In the first place the physician must do staging of the cancer of the uterus first before embarking on any cancer treatment. This is like with all the other cancers, where we saw how important it is to complete all the above mentioned tests first prior to treatment. When these tests are complete, the physician can individualize treatment according to the stage the cancer is in for the best long-term results.
Sometimes a woman may be irate with the specialist as the diagnosis may already be known from the histology of the dilatation and curettage (uterine cancer), but the cancer stage has yet to be determined. The specialist needs to explain to the woman that depending on what stage is found the treatment can be radically different and this is the reason why there is no room for short-cuts.
Staging in the past
In the past, particularly with uterine cancer the work-up was not that thorough often neglecting to look for possible pelvic metastases. As a result a simple hysterectomy was done leaving pelvic or paraaortic lymph glands untreated. Of course, this led to very disappointing survival data. With proper investigation this would never have happened. Cancer is very unforgiving and there is no room for errors.
The revised FIGO staging (1988, slightly modified in 2000) is what is used in the major Cancer Clinics throughout the U.S.:
Staging of uterine cancer (FIGO classification)
IA: tumor limited to lining of uterus
IB: invasion to ‹ 1/2 thickness of lining
IC: invasion to › 1/2 thickness of lining
IIA: invasion into cervical lymph glands
IIB: invasion of cervical tissue
IIIA: invasion of ovaries, positive peritoneal cytology
IIIB: vaginal metastases
IIIC: pelvic or paraaortic lymph node metastases
IVA: invasion of bladder or bowel
IVB : distant or abdominal metastases, also inguinal lymph node metastases
Apart from the stage of the tumor, which is determined by the depth of invasion and the spread into neighboring structures, the patient’s survival also depends on what histological type the tumor is. This is called the “grade” of the tumor. It determines how aggressive the growth pattern will be.
Histological grading and tumor behavior of uterine cancer
Many different investigators from the U.S. and elsewhere have found that groups of women with uterine cancer divide usually into about 40% with grade 1, 40% with grade 2 and 20% with grade 3 disease. This has practical implications as particularly grade 3 tumors, which consist of rapidly dividing immature cancer cells, tend to metastasize early into lymph glands of the pelvis or into the paraaortic lymph nodes. The physician will therefore take particular care to look for hidden metastases in order to develop a treatment plan that is appropriate for this patient (Ref.1, page 1197). Radiotherapy will be included in these cases to cover for pelvic and paraaortic lymph gland metastases.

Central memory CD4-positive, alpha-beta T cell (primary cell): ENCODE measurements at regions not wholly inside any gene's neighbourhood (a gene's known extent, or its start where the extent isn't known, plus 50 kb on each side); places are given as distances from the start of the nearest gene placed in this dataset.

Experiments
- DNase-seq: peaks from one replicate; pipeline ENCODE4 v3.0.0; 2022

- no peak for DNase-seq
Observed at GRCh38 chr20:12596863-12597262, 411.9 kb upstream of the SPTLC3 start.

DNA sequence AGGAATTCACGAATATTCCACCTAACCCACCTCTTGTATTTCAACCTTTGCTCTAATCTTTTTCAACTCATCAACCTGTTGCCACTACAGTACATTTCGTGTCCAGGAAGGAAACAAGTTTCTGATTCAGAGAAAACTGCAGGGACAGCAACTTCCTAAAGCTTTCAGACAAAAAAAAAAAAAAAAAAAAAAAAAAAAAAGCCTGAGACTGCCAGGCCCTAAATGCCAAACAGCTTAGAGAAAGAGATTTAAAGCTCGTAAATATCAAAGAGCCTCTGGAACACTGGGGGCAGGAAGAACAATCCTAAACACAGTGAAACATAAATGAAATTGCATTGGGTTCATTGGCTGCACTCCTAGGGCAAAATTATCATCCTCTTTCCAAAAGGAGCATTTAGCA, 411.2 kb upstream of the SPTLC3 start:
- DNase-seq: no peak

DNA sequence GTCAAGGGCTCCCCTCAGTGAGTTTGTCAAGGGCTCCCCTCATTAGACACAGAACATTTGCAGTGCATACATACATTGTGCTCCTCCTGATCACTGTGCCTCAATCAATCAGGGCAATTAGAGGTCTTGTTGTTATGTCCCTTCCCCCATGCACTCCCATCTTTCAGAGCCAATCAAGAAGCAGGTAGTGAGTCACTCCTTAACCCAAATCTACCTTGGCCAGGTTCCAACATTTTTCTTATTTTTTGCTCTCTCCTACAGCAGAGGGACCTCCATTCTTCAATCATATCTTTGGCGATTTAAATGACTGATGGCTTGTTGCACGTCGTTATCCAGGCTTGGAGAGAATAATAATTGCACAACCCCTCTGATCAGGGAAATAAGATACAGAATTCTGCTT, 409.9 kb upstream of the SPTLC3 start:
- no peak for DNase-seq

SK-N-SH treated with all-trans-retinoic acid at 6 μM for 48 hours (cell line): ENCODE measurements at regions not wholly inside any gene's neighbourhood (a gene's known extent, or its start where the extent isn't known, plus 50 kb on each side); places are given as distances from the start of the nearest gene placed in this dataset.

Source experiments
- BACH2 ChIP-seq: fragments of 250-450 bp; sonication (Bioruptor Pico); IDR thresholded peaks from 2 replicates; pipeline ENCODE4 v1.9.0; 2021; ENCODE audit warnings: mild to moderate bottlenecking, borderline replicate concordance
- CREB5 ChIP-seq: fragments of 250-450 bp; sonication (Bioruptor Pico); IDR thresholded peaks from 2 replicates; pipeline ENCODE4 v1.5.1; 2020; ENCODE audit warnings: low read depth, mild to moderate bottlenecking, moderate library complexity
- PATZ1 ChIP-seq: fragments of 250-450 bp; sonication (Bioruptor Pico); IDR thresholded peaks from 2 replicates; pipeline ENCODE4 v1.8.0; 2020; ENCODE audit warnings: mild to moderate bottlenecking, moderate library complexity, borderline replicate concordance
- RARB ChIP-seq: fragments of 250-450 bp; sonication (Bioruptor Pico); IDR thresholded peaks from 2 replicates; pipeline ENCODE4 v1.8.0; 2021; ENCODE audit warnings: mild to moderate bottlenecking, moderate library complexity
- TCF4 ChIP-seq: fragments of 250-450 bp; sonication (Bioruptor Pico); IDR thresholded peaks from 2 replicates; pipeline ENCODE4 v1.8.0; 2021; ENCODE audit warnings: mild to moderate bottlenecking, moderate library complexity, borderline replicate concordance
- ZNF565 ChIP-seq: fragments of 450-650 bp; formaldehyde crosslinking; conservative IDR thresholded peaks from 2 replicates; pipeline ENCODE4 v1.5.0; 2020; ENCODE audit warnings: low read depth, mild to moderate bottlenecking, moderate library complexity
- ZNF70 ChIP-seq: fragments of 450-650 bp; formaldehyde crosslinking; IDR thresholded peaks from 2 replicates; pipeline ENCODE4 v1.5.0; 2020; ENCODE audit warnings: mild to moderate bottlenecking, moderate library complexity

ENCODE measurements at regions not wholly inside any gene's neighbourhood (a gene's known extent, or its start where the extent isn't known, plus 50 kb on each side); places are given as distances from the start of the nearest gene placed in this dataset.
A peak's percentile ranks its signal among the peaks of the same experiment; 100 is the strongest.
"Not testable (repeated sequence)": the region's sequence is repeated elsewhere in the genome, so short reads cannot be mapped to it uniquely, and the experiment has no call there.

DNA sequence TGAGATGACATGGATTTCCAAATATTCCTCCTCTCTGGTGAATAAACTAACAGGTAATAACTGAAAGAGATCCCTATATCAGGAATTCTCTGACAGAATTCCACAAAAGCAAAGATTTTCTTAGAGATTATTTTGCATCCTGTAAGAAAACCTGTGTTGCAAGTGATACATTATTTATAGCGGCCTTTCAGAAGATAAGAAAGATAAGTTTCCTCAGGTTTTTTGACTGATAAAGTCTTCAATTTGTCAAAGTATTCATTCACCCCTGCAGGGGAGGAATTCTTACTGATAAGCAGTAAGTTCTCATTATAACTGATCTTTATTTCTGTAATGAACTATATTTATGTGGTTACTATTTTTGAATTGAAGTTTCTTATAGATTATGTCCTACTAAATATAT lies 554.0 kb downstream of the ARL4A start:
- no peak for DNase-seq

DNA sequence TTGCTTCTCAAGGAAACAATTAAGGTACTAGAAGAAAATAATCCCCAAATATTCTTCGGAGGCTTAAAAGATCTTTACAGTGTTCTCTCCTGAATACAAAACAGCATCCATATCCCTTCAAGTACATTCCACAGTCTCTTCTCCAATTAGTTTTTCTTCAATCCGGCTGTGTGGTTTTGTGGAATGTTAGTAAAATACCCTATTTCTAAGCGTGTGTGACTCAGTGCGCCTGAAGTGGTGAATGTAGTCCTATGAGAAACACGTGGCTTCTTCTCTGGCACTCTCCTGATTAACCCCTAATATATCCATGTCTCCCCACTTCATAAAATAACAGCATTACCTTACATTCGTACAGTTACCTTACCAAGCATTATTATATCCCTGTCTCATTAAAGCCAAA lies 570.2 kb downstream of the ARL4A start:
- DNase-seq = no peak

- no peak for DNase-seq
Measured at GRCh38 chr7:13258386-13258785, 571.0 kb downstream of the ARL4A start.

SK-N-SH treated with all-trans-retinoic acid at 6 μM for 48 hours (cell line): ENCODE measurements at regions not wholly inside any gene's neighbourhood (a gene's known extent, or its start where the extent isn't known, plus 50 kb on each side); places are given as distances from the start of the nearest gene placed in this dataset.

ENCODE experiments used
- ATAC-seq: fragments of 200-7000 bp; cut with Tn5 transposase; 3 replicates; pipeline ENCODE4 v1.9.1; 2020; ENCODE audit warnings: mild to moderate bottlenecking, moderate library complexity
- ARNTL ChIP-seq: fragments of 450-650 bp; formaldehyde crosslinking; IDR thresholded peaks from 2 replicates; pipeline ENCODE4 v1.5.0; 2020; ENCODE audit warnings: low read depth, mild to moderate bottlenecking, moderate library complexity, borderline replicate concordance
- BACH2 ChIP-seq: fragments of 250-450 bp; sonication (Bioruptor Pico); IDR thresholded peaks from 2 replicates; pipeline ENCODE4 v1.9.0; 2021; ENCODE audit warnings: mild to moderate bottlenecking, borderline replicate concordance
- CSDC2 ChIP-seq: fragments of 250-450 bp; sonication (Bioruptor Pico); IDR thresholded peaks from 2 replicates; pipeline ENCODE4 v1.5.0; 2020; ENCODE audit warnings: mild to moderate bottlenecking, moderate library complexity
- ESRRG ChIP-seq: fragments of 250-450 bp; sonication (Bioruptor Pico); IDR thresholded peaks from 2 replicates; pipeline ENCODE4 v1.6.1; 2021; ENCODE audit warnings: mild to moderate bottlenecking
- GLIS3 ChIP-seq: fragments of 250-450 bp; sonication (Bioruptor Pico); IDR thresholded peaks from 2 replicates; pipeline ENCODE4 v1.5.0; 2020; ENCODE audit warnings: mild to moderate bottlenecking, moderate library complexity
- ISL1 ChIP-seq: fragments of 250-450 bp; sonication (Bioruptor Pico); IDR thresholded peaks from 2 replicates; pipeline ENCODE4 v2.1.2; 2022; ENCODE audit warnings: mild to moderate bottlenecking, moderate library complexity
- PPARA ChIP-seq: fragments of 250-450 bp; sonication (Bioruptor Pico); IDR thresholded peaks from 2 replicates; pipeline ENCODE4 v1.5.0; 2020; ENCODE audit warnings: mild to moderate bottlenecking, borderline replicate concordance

Tumor growth behavior
The lining of the uterus (called “endometrium” by doctors) goes through similar cell changes in the development of cancer, as is the case in cervical cancer, where I described this process in detail.
The equivalent for “dysplasia” in cancer of the cervix would be called “atypical adenomatous hyperplasia” in uterine cancer. I would not want you to remember that, but understand the principal that there are warning signs that tell the gynecologist, when an endometrial biopsy is done, that this type of change will go on to develop into uterine cancer. Since the early 1990’s endometrial biopsies have become a more common procedure and this can significantly determine the risk for uterine cancer development down the road (see below).
Metastases of cancer of the uterus
Once cancer of the uterus is established, it has the tendency to grow along the uterine cavity down into the cervix and also towards the fallopian tubes. The cancer cells produce lytic enzymes, which enable the cancer also to eat its way slowly through the uterine wall. Frequently the cancer invades the ovaries, the uterine support ligaments (called “broad ligament”), the vagina and the pelvic lymph nodes. Next the cancer cells spread further through the lymphatic passages into the paraaortic lymph nodes and into the blood stream.
From here metastases can reach any organ. Inside the abdomen the cancer cells shed into the peritoneal cavity from either the fallopian tube, an invasion through the uterus or through an ovarian metastasis. The cells can also migrate through lymphatic migration channels (described in more detail in the ovarian cancer chapter) into the liver, the right lung or into retroperitoneal lymph glands.
Round ligament and pelvic lymph gland metastases
There is another channel for metastases to migrate through and this is along the round ligaments (a uterine ligamentous support to the front of the lower abdominal wall) and through lymphatic connections to the thigh lymph nodes (called” femoral nodes”). If there are lumps under the skin of the upper front thigh region in a woman with uterine cancer, this is a sign of a very poor survival rate.
It can be difficult to establish the stage of uterine cancer. Sometimes it appears that the disease only affects 10% of the pelvic lymph glands. However, autopsy studies often show later that much more invasive disease was present with metastases in 65% of the pelvic lymph glands (Ref. 1, p. 1196).
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